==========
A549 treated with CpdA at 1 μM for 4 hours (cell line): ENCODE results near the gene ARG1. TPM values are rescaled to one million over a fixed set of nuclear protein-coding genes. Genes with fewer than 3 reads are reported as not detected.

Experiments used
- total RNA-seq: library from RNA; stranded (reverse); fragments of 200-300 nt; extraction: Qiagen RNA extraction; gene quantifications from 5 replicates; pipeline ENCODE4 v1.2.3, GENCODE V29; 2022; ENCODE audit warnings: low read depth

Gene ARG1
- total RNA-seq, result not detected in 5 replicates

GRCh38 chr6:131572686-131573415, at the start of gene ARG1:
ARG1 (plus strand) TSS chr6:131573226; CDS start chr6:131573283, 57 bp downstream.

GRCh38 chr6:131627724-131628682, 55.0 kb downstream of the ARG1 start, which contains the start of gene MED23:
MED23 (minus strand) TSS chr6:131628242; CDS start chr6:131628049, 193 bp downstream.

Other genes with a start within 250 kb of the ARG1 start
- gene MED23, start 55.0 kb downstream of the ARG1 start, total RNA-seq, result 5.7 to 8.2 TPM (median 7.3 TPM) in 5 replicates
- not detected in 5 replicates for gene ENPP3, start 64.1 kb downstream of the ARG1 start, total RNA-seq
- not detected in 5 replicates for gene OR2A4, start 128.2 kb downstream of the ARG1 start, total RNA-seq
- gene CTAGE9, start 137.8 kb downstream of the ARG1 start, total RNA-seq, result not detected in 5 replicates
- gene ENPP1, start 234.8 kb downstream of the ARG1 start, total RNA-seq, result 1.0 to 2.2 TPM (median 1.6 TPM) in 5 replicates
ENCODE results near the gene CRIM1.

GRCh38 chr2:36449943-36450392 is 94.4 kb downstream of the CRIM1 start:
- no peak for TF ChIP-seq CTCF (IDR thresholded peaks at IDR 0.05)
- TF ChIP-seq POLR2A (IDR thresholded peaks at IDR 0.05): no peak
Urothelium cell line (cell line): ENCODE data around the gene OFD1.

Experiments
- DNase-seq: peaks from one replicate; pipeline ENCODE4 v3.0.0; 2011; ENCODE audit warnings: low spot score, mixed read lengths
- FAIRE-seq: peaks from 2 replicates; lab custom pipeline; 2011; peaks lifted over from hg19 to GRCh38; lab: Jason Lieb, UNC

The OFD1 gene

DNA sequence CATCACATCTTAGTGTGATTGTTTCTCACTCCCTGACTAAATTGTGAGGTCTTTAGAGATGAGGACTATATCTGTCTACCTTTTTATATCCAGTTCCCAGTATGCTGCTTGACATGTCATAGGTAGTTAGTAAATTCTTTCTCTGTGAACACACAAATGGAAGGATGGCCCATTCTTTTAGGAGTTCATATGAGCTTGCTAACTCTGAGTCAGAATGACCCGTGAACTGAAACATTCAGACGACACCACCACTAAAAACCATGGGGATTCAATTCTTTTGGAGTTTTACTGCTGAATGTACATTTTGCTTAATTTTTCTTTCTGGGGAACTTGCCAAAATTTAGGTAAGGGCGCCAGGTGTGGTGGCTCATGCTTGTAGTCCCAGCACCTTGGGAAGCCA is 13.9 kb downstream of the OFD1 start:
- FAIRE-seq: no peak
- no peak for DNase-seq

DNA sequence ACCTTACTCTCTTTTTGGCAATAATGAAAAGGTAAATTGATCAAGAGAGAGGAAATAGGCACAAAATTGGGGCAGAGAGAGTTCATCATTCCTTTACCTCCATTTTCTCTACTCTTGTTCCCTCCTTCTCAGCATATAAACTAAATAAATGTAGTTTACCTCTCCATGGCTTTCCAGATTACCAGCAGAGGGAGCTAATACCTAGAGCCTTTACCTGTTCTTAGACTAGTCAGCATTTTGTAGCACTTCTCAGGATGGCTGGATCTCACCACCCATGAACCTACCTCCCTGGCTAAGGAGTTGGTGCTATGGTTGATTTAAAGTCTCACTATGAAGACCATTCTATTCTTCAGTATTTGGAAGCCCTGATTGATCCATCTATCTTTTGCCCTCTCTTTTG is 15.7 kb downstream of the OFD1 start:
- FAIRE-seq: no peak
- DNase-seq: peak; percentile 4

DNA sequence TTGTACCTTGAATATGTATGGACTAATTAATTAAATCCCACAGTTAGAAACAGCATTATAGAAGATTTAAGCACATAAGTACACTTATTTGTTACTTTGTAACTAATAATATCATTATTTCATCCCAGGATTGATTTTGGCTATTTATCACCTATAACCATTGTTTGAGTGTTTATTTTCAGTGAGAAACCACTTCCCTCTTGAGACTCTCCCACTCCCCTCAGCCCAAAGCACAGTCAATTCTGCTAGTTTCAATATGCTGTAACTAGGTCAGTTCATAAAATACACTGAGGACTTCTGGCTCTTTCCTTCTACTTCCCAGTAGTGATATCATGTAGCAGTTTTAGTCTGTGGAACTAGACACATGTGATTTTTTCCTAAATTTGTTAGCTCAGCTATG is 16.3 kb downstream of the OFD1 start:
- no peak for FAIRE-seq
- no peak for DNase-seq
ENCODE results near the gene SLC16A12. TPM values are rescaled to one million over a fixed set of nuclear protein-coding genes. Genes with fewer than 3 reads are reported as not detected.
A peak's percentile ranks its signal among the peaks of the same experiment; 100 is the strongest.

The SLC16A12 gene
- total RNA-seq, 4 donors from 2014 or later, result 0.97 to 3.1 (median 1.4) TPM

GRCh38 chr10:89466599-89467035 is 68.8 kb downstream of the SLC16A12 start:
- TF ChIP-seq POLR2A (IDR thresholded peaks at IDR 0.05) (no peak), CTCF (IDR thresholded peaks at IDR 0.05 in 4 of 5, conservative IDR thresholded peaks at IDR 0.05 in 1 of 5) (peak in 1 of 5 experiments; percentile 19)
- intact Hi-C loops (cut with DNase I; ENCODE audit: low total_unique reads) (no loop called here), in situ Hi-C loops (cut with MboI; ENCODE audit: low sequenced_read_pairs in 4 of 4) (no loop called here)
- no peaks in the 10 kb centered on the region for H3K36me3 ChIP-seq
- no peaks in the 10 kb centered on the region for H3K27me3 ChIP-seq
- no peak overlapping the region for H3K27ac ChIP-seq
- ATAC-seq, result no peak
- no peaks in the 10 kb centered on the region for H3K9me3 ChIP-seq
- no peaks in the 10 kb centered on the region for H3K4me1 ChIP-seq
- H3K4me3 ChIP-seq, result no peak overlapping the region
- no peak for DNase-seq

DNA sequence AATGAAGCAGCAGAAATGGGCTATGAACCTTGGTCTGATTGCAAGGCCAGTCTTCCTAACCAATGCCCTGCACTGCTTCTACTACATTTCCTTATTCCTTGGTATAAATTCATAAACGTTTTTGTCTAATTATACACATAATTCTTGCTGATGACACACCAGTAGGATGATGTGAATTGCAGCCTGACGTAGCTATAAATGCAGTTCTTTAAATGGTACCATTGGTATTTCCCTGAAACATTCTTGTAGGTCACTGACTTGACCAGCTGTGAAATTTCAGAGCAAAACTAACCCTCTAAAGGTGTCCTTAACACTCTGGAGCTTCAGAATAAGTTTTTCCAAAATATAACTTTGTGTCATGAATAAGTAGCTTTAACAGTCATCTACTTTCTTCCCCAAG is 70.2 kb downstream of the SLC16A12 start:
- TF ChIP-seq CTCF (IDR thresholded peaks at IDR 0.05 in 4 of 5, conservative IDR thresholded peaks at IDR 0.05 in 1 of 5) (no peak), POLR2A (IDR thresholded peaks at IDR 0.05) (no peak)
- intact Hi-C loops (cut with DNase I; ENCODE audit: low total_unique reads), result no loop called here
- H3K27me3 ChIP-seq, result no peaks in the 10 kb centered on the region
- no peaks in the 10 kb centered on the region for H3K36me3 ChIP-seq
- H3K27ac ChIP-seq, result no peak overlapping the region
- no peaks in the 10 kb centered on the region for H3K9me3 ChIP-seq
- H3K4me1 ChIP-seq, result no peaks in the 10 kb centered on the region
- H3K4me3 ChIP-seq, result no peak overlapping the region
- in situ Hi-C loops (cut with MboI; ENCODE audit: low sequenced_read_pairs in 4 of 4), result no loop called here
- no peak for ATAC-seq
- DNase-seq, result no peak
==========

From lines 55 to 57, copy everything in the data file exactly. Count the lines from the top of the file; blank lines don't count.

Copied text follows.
- no peaks in the 10 kb centered on the region for H3K9me3 ChIP-seq
- H3K4me1 ChIP-seq, result no peaks in the 10 kb centered on the region
- H3K4me3 ChIP-seq, result no peak overlapping the region